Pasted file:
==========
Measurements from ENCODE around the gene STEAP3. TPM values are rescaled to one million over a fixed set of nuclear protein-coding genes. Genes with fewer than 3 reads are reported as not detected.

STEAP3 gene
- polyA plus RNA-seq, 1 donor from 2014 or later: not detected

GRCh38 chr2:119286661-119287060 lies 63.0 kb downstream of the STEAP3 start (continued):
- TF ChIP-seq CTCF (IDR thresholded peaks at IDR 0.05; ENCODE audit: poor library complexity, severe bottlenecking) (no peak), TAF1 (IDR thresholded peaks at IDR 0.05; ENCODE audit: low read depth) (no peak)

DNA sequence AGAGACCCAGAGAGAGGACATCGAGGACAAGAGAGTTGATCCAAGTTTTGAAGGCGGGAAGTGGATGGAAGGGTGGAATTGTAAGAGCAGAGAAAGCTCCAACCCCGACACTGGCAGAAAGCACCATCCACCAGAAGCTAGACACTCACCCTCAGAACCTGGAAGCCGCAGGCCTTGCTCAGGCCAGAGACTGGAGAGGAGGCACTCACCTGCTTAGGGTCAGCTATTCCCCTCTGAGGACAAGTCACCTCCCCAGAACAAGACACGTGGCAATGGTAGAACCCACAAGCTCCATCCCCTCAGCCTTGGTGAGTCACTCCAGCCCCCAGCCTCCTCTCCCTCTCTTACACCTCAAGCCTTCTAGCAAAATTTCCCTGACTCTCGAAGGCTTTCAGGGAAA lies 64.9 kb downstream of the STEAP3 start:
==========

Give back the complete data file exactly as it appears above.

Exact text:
Measurements from ENCODE around the gene STEAP3. TPM values are rescaled to one million over a fixed set of nuclear protein-coding genes. Genes with fewer than 3 reads are reported as not detected.

STEAP3 gene
- polyA plus RNA-seq, 1 donor from 2014 or later: not detected

GRCh38 chr2:119286661-119287060 lies 63.0 kb downstream of the STEAP3 start (continued):
- TF ChIP-seq CTCF (IDR thresholded peaks at IDR 0.05; ENCODE audit: poor library complexity, severe bottlenecking) (no peak), TAF1 (IDR thresholded peaks at IDR 0.05; ENCODE audit: low read depth) (no peak)

DNA sequence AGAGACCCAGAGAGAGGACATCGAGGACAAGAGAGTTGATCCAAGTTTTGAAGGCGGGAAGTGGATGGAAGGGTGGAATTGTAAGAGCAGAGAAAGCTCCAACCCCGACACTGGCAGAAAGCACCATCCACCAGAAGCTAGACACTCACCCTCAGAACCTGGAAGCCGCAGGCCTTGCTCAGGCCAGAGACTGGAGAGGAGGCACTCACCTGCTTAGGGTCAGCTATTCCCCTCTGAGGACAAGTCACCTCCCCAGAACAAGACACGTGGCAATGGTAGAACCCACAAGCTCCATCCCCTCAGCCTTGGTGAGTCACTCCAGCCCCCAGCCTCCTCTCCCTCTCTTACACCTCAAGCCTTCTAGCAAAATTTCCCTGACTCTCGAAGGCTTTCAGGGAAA lies 64.9 kb downstream of the STEAP3 start: